Key determinants of research-knowledge sharing in UK higher education institutions
Student thesis: Doctoral Thesis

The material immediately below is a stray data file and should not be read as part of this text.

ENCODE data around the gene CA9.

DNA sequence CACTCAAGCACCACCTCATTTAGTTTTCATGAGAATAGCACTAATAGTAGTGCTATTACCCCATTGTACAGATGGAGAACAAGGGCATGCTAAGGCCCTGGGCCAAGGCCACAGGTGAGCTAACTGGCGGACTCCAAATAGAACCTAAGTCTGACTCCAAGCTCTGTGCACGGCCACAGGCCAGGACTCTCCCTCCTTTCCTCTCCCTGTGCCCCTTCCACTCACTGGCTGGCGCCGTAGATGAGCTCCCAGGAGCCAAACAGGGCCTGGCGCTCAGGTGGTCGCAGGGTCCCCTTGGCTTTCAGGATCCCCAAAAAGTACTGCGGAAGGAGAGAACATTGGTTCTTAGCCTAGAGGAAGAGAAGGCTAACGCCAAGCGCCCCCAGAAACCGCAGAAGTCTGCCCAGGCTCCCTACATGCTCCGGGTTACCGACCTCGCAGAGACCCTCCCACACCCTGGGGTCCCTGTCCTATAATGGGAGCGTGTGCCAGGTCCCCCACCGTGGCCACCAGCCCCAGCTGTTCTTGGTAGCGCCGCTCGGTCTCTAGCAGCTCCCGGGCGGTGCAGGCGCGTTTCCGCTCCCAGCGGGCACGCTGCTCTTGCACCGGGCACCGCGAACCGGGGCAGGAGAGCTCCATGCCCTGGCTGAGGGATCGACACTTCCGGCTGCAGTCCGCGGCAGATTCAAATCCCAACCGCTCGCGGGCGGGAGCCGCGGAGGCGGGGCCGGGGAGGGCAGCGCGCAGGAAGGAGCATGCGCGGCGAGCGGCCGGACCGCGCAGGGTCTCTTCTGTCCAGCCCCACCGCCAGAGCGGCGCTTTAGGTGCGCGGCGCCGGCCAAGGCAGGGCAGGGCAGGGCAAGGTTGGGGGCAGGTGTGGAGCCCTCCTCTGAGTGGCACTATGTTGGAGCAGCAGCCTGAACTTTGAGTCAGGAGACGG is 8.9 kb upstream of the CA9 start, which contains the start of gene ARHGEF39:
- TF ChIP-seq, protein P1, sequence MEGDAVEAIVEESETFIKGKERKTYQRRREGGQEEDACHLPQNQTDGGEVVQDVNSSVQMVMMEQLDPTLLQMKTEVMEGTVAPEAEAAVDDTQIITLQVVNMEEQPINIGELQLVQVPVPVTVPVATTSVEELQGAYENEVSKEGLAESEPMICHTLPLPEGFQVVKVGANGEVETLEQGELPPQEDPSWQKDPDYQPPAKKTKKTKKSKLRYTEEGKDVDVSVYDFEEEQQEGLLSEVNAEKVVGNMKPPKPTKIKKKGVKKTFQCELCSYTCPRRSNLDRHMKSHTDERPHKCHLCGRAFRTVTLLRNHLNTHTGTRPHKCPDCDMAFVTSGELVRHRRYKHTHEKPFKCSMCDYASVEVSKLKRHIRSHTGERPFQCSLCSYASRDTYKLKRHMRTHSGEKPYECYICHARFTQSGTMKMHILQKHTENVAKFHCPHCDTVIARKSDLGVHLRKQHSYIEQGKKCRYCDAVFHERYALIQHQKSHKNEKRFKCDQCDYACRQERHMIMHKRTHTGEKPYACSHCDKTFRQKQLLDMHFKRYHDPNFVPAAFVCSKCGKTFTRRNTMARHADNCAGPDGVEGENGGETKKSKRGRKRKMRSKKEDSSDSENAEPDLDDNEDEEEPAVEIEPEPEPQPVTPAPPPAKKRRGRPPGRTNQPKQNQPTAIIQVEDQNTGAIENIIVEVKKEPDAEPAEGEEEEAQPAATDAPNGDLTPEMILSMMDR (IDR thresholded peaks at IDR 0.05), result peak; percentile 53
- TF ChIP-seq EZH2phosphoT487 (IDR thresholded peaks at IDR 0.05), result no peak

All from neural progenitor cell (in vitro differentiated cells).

Knowledge sharing (KS) has attracted increasing attention in business circles. Links between knowledge sharing practice and organisational performance have long been demonstrated. Knowledge sharing is driven by three key enablers, i.e. people (Fliaster, 2004; Jayasingam et al., 2010; Kulkarni, et al., 2006); organisation (Bartlett & Ghoshal, 1998; Tsai, 2002; Van den Hoof & Huysman, 2009); and information technology (Robinson et al., 2010; Tseng, 2008). Despite the breadth of research into the practice of knowledge sharing in commercial sectors, there is a lack of research into research-knowledge sharing (RKS) in higher education (HE). The practice of knowledge sharing in higher education institutions (HEIs) is critical, particularly in relation to RKS, which could influence university research activity and performance. However, the nature of research-knowledge and the process of sharing research-knowledge have not been practically explored. Most importantly, the relationship between RKS and university research performance has not yet been fully examined. This study attempts to ascertain the nature and the process of sharing research-knowledge in HEIs in general, and to examine the influence of the desired key determinants on RKS in particular. Eight UK universities are selected for this study, which are examined in two sub-groups: the Pre-1992 and the Post-1992 universities. Both qualitative and quantitative approaches are used to conduct the study. The study found that RKS is influenced by the three enablers, but implicit research culture is critical in determining the differences between Pre-1992 and Post-1992 University‘s research performance. In addition, RKS follows a distinctive process – knowledge hoarding-knowledge seeking-knowledge sharing. Furthermore, there is a positive relationship between research-leadership and research-knowledge sharing, which is centred on interactive relationship with professors. The findings of this study provide original insight into the specific field of knowledge sharing which adds knowledge to the body of knowledge management and organisational culture. They are of great importance to research-leaders in HEIs to develop and implement research strategies.
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